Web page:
Nudity + Reference tracks = Success + Lawsuits
Starting out producing other artists, Robin Think released his first album in 2002, slowly building his name over five albums.
This was all going well until he released his sixth album in 2013, which propelled him to worldwide fame and immense scrutiny.
The Blurred Lines singer came under fire when Marvin Gaye’s estate realized he’d ripped their dad’s tune Got to Give It Up off, without letting them in on the action. Robin and Pharrell (co-writer and producer) ended up having to pay $7.3 million in damages.
With almost 15 million sales (one of the best-selling singles of all time), he could probably handle it. Sadly, we haven’t heard much from Mr. Thicke since, maybe he gave it up?
Apart from the seriously groovy backing track, the memorable vocal hooks, and possibly a feeling that you heard this before, another strong selling point was the music video. Here Thicke and Williams can be seen with a couple of supermodels having their tits out.
Similar to Forget You, they released a version that got banned, as well as a more clean version where nipples had been blurred. This caused a stir and people sat up to take notice.
Saying that, I remember the song being played on the radio at the time, and being so empty with a great groove really did catch everyone’s attention. It’s easy to start reading into success, maybe it was just a good tune!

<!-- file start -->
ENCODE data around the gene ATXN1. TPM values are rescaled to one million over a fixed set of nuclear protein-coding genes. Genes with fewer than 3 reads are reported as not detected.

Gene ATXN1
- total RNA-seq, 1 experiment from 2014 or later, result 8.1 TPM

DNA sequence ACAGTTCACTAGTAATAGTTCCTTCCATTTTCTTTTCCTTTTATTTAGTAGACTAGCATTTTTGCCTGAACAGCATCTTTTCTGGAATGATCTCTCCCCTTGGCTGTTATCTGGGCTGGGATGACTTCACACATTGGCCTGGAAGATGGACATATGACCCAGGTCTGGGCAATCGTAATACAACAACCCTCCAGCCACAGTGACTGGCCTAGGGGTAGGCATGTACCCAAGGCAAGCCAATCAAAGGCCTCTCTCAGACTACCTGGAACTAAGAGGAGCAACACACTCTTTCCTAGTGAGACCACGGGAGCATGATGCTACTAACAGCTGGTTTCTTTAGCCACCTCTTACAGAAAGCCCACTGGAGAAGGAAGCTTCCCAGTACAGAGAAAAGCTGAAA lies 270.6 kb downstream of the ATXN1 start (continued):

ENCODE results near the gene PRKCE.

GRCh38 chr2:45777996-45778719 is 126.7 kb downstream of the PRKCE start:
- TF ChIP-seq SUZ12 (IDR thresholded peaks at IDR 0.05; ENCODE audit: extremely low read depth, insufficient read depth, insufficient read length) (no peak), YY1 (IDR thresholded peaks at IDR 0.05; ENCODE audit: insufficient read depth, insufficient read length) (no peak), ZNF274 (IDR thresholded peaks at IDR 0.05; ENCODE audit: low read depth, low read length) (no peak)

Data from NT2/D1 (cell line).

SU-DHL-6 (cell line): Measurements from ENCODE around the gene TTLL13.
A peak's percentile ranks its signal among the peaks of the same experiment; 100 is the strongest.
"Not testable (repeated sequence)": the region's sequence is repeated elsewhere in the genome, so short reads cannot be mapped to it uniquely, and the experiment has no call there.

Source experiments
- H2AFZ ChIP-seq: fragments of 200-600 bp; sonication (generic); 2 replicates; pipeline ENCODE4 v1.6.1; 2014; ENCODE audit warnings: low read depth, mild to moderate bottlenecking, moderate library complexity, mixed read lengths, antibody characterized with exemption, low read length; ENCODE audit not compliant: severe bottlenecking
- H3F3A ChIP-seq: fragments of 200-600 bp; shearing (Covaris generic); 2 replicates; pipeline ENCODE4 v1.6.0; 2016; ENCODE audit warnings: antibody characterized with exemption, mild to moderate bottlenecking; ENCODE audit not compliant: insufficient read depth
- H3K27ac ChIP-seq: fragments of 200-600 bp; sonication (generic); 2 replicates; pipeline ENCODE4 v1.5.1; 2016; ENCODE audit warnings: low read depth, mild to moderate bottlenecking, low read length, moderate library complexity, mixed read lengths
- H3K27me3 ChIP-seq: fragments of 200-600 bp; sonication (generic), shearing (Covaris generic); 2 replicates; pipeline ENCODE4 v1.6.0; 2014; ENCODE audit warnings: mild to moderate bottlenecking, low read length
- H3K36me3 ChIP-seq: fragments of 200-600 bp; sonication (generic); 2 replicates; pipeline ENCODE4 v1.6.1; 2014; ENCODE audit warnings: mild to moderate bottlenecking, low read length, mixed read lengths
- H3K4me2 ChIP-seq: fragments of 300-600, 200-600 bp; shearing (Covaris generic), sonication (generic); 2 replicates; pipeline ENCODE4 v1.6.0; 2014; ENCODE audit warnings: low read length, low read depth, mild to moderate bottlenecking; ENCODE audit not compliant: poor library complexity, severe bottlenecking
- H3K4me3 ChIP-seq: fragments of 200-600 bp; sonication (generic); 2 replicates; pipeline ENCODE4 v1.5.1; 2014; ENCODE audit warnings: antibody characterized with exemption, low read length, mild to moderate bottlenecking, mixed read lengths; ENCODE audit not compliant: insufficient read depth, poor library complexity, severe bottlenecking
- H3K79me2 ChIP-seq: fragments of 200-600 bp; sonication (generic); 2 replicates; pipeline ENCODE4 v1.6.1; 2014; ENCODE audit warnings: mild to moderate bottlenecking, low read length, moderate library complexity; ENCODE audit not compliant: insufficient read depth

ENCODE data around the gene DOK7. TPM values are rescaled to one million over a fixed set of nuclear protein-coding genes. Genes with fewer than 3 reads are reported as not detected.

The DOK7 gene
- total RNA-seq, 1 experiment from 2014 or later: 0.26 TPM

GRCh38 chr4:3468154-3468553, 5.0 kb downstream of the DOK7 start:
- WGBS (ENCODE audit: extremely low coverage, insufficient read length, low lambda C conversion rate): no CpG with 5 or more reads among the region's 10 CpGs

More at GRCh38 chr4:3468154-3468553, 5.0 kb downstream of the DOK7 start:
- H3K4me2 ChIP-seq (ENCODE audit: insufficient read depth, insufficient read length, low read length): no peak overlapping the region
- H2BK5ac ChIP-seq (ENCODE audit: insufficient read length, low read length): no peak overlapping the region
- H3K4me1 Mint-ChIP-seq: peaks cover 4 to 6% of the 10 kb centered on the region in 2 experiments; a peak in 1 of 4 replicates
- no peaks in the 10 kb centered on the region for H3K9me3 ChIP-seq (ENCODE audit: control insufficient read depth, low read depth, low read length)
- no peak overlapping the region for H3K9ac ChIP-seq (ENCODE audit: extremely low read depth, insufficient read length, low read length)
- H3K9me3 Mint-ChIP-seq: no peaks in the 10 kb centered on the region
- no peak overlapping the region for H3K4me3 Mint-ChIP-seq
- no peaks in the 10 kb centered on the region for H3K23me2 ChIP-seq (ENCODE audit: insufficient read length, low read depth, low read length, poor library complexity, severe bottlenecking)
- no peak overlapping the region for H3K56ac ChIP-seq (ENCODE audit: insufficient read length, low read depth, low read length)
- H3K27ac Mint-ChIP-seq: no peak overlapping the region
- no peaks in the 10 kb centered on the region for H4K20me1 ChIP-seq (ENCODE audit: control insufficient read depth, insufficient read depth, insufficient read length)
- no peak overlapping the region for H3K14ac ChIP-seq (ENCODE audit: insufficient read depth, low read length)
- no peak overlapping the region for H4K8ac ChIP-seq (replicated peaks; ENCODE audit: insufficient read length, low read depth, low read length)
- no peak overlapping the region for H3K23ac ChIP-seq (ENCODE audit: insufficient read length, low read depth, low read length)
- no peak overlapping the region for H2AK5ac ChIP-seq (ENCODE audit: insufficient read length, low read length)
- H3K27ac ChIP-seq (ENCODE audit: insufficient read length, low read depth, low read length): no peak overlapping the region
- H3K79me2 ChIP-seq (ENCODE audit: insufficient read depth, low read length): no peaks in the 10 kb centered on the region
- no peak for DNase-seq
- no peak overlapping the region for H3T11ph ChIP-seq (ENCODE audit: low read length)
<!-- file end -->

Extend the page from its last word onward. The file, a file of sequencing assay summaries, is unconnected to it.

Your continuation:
Using a reference track like Robin and Pharell clearly did is common practice among professional songwriters.
Sometimes it’s done unconsciously but a lot of the time it’s done through analyzing what it is they like about a song, trying to find the essence, and building something new.
Music history is packed with examples. In the modern world, Ed Sheeran is a good example of someone who does this, but even Bob Dylan has been guilty.
Ed clearly heard Marvin’s Let’s Get It On as he wrote Thinking Out Loud. Bob took an old Scottish folk tune Come All Ye Bold Highwaymen and came up with The Times They Are A-changing. Paul Simon wrote Bridge Over Troubled Water using other tunes. Once you’ve realized, you can’t unsee these things…
There was also a final part in Blurred Lines that caused a stir, leading to more debate and proving that no publicity is bad publicity and that’s the lyrics.
What are Blurred Lines? The sexual undertones were accused of promoting rape culture and as society was becoming more and more woke and politically correct, even the people who hated it, promoted it!
Robin Thicke tunes | Related pages
Learn how to play Blurred Lines by Robin Thicke and Pharell Williams using chords, lyrics, chord analysis, and the original recording.
| G | G |
If you can’t hear, what I’m trying to say (hey girl, come here)…